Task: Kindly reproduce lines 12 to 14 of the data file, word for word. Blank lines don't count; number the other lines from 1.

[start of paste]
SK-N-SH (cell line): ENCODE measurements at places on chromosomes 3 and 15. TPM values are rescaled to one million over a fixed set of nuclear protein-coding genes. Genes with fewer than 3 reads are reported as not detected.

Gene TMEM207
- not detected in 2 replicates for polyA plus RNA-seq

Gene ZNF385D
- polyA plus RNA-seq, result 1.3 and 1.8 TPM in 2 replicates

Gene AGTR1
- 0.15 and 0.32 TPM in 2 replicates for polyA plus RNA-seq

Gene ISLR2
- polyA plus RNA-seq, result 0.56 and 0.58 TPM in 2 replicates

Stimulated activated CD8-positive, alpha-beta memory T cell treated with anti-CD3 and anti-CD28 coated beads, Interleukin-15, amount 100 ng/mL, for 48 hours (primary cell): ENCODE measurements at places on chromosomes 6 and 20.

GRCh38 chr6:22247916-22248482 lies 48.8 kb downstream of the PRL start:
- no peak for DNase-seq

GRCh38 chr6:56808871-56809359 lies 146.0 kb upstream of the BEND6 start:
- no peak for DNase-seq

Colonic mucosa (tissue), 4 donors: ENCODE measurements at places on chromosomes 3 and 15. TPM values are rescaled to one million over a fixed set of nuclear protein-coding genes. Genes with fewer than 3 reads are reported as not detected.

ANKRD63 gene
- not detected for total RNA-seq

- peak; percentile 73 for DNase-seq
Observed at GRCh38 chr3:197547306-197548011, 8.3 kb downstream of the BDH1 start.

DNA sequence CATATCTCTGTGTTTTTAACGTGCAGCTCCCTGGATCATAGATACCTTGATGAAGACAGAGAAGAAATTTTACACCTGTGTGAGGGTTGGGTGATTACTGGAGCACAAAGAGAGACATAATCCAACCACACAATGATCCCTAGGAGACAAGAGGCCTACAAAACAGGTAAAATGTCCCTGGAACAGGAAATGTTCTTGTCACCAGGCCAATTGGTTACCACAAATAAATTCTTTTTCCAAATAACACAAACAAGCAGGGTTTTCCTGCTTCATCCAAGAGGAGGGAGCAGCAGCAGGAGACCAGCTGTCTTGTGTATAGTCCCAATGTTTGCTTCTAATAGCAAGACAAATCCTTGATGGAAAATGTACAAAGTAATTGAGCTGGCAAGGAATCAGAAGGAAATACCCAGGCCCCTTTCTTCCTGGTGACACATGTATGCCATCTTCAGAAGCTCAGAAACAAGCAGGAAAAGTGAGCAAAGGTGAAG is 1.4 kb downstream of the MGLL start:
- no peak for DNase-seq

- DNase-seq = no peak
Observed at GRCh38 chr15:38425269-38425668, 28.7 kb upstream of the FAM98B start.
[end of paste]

- no peak for DNase-seq

GRCh38 chr6:56808871-56809359 lies 146.0 kb upstream of the BEND6 start:
- no peak for DNase-seq